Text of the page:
I was diagnosed when I was ~20 years old, and was an avid runner at the time. It took me a good few years to feel "normal" again. Some days I was too bloated, in pain, or too weak to think about running, so those days I would not go out. I would just listen to your body. If you feel like running, give it a go. However also realize that your immune system is still compromised, so you don't want to over-do it. If you listen closely enough, your body will tell you what to do. While some may argue for you to take it easy and not to run until you are fully healed, I don't think that is realistic....especially for a person with a runner's personality. Exercise was the one thing that always made me feel better and in control of my body.

Give your body some time to get used the diet. You may start to feel better, or you may not. If not, keep experimenting. It took me a very long time until I found the perfect balance of foods in my diet. There are many resources, discussions and support on this forum that you may find helpful. Don't give up.

Years later, I am still an avid runner and racing in a triathlons (Half Ironman next week!). I hope everyone realizes that you can still be a great athlete with Celiac disease.

Keep us posted. Happy running!

Heather : )

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Hi,

I was also an avid runner, doing 50+ miles per week and training for marathons. I began have achilles tendon pain, followed by ankle and foot pain and generalized pain in my lower legs. All the tests by my sports medicine doctor (bone scan, MRI, compartment syndrome testing) were negative. Eventually, my running injury led to my celiac diagnosis in April 2008. I have been gluten-free since then but still get some ankle pain and tightness and pain in my achilles and to the outside of my calf muscles. I have also noticed that my feet fall asleep easier than usual. Do these symptoms sound familiar to anyone? Do you think the symptoms will EVER remit and how long do I have to wait?

I am currently running about 20 miles a week but certainly not pain free.

Thanks,

Kelly

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I found my incidences of pains & aches went down dramatically when I went gluten-free. I also bought good shoes (I wear Asics 2120 at the moment since I pronate a bit). I used to get hip bursitis and plantar fasciitis regularly and it was quite painful. Sometimes the outside of my knee would hurt as well. Now I run almost pain free and a lot more. I'm not sure whether my body has adjusted or my cross training has helped. I do weight training with lots lunges and squats combined with arm movements - I think that helps train all those stabilizing muscles.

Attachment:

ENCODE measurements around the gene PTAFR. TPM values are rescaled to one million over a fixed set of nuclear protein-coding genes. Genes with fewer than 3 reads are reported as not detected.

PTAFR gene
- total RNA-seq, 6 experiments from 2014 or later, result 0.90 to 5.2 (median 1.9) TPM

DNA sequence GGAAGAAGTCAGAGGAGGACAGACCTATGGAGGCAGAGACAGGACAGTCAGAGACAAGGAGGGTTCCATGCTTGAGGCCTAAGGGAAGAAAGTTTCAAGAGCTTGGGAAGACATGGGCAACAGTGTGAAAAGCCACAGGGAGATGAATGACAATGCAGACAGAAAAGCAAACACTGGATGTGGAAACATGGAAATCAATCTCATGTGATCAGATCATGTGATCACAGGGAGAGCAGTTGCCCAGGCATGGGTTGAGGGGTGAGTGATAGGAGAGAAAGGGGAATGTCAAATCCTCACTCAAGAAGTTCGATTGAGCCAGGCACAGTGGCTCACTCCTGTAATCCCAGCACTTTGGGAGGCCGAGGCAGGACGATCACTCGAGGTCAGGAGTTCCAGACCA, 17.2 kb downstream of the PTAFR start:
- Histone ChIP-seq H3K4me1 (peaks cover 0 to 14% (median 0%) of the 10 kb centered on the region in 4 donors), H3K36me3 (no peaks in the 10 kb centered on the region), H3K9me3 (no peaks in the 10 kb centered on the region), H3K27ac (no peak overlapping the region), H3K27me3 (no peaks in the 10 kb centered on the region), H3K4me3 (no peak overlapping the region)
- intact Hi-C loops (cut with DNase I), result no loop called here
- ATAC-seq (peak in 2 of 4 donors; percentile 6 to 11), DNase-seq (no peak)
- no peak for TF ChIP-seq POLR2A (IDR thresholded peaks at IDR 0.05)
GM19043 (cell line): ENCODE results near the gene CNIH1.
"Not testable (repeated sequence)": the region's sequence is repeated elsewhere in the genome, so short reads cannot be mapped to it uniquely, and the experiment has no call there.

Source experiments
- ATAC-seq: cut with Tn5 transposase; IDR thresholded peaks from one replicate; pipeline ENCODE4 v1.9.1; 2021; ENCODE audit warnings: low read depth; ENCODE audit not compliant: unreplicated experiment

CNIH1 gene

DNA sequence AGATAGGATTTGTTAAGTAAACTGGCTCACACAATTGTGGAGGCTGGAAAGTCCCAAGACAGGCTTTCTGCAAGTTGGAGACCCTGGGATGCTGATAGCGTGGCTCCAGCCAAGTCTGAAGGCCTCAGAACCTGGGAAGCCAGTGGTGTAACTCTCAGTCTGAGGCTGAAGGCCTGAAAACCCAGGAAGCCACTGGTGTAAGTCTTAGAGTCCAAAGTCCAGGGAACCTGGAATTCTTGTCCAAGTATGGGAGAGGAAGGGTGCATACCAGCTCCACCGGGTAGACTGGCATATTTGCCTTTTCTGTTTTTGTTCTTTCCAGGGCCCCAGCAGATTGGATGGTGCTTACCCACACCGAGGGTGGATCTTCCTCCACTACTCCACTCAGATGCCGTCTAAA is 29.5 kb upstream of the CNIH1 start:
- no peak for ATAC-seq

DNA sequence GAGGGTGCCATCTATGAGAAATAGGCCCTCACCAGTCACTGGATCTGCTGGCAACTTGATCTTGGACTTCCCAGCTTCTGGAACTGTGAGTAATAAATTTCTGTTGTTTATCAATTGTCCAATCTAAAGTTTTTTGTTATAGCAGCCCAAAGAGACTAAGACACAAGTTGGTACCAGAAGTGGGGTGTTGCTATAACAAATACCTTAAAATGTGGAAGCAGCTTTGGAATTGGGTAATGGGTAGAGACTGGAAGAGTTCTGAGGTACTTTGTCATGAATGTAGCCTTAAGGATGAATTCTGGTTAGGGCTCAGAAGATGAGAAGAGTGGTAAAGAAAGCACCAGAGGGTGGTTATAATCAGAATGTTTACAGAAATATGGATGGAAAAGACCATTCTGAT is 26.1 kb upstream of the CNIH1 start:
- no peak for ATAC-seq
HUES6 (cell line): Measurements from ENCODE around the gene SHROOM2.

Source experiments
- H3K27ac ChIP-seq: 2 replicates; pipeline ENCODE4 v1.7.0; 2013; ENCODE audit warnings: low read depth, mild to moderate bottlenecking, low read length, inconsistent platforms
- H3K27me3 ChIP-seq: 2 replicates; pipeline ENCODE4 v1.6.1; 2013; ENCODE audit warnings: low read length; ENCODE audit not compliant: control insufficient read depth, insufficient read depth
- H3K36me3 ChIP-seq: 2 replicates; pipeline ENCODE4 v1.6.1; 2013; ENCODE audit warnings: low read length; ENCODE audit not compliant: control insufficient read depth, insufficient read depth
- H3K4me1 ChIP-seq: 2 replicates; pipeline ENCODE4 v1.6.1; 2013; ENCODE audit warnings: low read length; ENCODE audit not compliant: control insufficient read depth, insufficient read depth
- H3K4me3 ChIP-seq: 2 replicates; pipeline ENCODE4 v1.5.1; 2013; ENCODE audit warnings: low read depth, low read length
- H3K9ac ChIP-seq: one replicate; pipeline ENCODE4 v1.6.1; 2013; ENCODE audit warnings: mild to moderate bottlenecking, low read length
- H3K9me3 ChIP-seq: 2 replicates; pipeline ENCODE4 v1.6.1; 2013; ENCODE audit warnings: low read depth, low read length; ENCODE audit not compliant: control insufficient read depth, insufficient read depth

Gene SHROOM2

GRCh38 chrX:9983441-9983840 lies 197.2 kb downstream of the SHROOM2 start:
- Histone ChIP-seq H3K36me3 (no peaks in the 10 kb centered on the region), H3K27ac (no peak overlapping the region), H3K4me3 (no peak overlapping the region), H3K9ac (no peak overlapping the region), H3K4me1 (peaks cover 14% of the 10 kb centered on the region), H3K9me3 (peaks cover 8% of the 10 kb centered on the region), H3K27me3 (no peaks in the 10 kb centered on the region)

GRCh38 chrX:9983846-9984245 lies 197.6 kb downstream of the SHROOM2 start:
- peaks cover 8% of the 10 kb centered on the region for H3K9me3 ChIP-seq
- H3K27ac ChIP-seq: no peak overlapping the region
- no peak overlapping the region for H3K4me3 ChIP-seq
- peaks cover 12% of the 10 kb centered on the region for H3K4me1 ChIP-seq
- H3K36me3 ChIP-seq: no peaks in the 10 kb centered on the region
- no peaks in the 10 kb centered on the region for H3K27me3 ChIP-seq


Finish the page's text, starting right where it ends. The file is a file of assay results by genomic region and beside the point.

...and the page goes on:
I guess all I'm getting at is - look at your training, your shoes, your rest schedule, & diet (not just gluten-free). Runners in general have to be careful and find the optimal training program for themselves, pretty individualized. It may not even be a celiac thing. Of course, you will want to be careful with the gluten too and be very sure you are cutting it all out. I had forgotten about the feet falling asleep thing because I don't get that anymore (and my arm when sleeping). You are fairly new in your diagnosis - have you de-glutened you kitchen ? Do you have your own gluten free kitchen items, such as pots, pans, muffin tins, strainers, etc. ? Are you truly gluten free ? It took me quite awhile to nail down the diet and cross contamination issues !

I love running so much - it is truly my escape & stress buster.

FWIW, my hip bursitis does flare up occasionally, usually with overtraining, but it's not nearly as bad as it used to be.